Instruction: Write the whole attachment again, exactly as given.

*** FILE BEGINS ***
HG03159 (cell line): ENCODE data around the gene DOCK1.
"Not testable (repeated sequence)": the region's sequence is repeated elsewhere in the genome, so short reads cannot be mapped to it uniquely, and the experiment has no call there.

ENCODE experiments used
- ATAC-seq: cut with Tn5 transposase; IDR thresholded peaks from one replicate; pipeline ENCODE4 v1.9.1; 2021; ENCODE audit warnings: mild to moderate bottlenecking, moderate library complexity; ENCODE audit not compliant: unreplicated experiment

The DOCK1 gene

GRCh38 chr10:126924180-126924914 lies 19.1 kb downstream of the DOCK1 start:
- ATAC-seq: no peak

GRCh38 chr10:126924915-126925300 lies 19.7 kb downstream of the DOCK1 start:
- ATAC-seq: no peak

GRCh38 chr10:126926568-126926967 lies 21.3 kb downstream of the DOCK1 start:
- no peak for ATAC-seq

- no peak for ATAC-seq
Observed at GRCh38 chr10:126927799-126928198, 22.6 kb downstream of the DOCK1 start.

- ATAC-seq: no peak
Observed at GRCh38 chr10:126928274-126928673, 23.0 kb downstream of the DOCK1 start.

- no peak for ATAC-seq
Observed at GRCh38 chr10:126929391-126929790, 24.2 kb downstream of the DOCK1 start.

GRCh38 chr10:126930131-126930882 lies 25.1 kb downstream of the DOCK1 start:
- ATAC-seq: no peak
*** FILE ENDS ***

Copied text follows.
HG03159 (cell line): ENCODE data around the gene DOCK1.
"Not testable (repeated sequence)": the region's sequence is repeated elsewhere in the genome, so short reads cannot be mapped to it uniquely, and the experiment has no call there.

ENCODE experiments used
- ATAC-seq: cut with Tn5 transposase; IDR thresholded peaks from one replicate; pipeline ENCODE4 v1.9.1; 2021; ENCODE audit warnings: mild to moderate bottlenecking, moderate library complexity; ENCODE audit not compliant: unreplicated experiment

The DOCK1 gene

GRCh38 chr10:126924180-126924914 lies 19.1 kb downstream of the DOCK1 start:
- ATAC-seq: no peak

GRCh38 chr10:126924915-126925300 lies 19.7 kb downstream of the DOCK1 start:
- ATAC-seq: no peak

GRCh38 chr10:126926568-126926967 lies 21.3 kb downstream of the DOCK1 start:
- no peak for ATAC-seq

- no peak for ATAC-seq
Observed at GRCh38 chr10:126927799-126928198, 22.6 kb downstream of the DOCK1 start.

- ATAC-seq: no peak
Observed at GRCh38 chr10:126928274-126928673, 23.0 kb downstream of the DOCK1 start.

- no peak for ATAC-seq
Observed at GRCh38 chr10:126929391-126929790, 24.2 kb downstream of the DOCK1 start.

GRCh38 chr10:126930131-126930882 lies 25.1 kb downstream of the DOCK1 start:
- ATAC-seq: no peak